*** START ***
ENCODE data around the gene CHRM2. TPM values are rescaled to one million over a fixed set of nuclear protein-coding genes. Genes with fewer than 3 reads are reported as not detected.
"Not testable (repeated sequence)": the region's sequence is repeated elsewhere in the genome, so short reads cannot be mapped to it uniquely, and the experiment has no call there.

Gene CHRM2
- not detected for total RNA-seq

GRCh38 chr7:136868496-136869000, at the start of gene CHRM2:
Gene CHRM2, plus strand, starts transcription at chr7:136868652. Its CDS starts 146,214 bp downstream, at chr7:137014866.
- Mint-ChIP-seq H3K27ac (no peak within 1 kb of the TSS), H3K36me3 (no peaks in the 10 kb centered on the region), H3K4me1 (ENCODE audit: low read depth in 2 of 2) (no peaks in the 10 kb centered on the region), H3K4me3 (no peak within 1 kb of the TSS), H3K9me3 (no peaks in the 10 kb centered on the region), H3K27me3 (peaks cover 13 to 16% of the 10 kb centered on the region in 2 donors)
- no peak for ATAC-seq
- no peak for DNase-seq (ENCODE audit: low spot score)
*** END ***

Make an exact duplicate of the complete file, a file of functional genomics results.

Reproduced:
ENCODE data around the gene CHRM2. TPM values are rescaled to one million over a fixed set of nuclear protein-coding genes. Genes with fewer than 3 reads are reported as not detected.
"Not testable (repeated sequence)": the region's sequence is repeated elsewhere in the genome, so short reads cannot be mapped to it uniquely, and the experiment has no call there.

Gene CHRM2
- not detected for total RNA-seq

GRCh38 chr7:136868496-136869000, at the start of gene CHRM2:
Gene CHRM2, plus strand, starts transcription at chr7:136868652. Its CDS starts 146,214 bp downstream, at chr7:137014866.
- Mint-ChIP-seq H3K27ac (no peak within 1 kb of the TSS), H3K36me3 (no peaks in the 10 kb centered on the region), H3K4me1 (ENCODE audit: low read depth in 2 of 2) (no peaks in the 10 kb centered on the region), H3K4me3 (no peak within 1 kb of the TSS), H3K9me3 (no peaks in the 10 kb centered on the region), H3K27me3 (peaks cover 13 to 16% of the 10 kb centered on the region in 2 donors)
- no peak for ATAC-seq
- no peak for DNase-seq (ENCODE audit: low spot score)